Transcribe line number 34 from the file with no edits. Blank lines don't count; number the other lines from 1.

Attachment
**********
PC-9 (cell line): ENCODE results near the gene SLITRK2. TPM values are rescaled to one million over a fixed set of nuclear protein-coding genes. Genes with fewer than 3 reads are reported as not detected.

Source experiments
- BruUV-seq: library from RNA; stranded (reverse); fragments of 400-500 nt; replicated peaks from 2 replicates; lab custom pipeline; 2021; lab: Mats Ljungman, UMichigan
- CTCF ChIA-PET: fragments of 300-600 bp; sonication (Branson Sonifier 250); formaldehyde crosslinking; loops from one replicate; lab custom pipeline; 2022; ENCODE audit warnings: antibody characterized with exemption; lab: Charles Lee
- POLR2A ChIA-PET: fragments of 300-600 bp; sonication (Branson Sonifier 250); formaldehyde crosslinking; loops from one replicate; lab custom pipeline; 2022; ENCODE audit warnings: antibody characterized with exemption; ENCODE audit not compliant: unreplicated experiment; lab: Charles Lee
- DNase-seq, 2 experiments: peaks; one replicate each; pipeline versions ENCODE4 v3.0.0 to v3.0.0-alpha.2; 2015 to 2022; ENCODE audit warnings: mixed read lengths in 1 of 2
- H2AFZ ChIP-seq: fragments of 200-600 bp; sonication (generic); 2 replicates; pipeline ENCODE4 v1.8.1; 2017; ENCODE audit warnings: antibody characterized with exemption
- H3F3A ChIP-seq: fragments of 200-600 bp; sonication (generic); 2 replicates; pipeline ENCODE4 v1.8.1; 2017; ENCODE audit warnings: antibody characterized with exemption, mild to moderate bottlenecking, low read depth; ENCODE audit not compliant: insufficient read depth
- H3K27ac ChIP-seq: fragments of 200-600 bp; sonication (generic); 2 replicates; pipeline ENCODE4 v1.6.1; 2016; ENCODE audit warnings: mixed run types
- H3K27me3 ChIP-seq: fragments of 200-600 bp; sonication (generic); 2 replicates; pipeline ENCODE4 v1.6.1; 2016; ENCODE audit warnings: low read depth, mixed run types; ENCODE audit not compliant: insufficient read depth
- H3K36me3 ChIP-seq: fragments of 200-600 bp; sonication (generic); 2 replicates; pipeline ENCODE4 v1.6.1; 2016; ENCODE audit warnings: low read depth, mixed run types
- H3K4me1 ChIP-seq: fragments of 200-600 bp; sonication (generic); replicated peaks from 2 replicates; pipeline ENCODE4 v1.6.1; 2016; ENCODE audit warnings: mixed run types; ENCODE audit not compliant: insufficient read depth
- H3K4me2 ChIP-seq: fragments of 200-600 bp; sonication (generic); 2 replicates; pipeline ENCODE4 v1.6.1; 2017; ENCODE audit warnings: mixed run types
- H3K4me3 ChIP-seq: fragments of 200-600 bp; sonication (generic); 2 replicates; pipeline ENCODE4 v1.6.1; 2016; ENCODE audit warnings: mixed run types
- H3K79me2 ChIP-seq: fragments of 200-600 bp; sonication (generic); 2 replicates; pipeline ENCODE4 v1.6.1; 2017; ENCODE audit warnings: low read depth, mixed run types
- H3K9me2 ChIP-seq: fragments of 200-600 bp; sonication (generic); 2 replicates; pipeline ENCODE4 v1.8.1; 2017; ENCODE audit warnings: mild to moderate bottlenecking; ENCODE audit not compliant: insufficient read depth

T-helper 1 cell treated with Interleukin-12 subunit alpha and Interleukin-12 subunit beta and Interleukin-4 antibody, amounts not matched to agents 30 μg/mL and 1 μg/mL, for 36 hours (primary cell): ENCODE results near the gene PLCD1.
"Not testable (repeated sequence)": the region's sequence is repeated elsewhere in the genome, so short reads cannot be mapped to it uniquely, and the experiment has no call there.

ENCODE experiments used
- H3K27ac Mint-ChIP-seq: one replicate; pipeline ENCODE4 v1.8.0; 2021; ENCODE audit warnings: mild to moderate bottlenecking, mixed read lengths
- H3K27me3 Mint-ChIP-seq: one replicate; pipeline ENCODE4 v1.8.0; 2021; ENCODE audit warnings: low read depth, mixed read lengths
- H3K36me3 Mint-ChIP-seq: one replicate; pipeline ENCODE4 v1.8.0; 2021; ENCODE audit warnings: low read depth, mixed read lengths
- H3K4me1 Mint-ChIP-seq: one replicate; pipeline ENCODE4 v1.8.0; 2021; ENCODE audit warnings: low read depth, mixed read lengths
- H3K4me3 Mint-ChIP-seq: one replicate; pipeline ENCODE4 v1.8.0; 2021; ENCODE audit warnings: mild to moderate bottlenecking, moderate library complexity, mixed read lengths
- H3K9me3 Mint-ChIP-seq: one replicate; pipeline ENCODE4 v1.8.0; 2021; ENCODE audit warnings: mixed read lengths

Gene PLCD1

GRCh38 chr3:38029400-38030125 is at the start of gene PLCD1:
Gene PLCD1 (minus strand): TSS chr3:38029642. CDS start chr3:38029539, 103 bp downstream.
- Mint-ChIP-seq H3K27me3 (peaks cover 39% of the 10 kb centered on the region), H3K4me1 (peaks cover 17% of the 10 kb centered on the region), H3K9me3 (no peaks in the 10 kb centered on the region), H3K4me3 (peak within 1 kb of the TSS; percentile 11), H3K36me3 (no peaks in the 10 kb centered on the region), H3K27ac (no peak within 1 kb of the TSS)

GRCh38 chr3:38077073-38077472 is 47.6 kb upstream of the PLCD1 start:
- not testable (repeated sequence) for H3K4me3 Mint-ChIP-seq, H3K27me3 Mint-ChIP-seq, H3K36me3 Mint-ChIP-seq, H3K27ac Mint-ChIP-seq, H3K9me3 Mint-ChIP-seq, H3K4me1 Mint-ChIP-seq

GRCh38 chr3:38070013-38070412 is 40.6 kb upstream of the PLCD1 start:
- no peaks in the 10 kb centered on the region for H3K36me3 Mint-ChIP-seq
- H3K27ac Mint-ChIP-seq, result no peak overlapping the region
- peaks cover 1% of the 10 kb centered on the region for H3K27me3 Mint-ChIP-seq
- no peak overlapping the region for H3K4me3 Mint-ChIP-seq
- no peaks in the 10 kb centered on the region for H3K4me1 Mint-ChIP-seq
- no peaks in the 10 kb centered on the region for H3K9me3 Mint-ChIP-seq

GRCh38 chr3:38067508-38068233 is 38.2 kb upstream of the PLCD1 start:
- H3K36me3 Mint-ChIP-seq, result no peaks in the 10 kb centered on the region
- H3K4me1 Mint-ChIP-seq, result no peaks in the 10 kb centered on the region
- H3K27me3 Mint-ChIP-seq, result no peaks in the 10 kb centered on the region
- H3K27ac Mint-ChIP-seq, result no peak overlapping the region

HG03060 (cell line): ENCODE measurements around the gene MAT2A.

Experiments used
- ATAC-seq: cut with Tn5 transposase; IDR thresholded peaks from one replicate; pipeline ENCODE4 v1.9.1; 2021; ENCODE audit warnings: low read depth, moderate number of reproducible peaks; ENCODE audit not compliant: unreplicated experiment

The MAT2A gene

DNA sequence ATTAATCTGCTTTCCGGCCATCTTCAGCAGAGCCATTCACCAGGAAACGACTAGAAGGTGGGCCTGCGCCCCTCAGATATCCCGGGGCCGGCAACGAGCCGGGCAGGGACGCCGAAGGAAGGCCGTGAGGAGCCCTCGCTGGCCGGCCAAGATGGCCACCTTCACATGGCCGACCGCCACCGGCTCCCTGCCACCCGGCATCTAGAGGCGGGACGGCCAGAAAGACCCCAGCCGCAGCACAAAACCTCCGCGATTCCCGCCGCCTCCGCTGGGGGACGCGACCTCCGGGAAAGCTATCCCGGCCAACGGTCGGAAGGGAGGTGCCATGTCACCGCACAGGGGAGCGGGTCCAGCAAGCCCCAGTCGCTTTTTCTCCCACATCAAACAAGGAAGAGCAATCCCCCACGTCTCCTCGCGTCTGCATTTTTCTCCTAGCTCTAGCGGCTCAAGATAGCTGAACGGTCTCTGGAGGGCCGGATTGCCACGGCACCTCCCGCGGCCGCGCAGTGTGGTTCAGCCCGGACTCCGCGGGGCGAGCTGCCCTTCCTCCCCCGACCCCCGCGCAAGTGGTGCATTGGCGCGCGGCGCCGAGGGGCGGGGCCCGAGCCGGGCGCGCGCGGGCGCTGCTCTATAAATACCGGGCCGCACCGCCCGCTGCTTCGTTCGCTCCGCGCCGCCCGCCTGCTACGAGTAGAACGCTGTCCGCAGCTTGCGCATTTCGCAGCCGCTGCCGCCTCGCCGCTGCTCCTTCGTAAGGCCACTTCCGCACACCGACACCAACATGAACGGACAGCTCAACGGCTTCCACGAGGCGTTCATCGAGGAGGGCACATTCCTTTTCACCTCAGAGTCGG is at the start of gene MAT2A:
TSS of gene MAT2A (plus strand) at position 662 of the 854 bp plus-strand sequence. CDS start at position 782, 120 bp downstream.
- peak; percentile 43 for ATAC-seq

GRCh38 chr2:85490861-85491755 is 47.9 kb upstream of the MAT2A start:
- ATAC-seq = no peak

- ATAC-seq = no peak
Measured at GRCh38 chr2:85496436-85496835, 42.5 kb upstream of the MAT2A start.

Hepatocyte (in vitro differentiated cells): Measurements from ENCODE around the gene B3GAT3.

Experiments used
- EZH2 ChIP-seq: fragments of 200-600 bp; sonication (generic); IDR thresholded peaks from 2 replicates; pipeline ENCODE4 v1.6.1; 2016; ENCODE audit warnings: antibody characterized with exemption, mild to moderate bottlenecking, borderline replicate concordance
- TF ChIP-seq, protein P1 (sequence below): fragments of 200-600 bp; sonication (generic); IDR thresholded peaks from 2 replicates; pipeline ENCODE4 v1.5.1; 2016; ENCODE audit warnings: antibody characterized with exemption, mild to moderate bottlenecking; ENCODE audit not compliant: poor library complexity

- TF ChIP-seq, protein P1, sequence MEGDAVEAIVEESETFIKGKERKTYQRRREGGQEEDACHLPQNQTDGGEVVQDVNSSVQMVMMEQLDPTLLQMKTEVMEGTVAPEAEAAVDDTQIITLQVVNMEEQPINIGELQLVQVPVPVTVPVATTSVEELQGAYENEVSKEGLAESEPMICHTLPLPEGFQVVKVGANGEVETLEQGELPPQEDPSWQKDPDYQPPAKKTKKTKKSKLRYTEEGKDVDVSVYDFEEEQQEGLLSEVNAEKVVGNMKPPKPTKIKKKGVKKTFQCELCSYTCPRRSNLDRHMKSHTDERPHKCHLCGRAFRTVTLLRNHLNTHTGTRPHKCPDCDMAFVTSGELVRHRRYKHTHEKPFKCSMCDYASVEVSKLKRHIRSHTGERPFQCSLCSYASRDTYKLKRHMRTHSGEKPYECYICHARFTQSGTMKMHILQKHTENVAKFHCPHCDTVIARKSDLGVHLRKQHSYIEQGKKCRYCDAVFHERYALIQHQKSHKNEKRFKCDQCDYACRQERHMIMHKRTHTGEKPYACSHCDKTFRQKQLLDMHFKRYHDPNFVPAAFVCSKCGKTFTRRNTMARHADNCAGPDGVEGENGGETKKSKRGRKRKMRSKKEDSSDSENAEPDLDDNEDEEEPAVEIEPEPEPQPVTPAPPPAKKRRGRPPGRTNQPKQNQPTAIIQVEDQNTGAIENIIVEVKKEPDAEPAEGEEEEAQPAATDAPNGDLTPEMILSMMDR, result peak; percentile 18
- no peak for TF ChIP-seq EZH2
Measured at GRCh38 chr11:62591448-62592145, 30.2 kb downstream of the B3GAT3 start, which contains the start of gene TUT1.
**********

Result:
- H3K27ac Mint-ChIP-seq, result no peak overlapping the region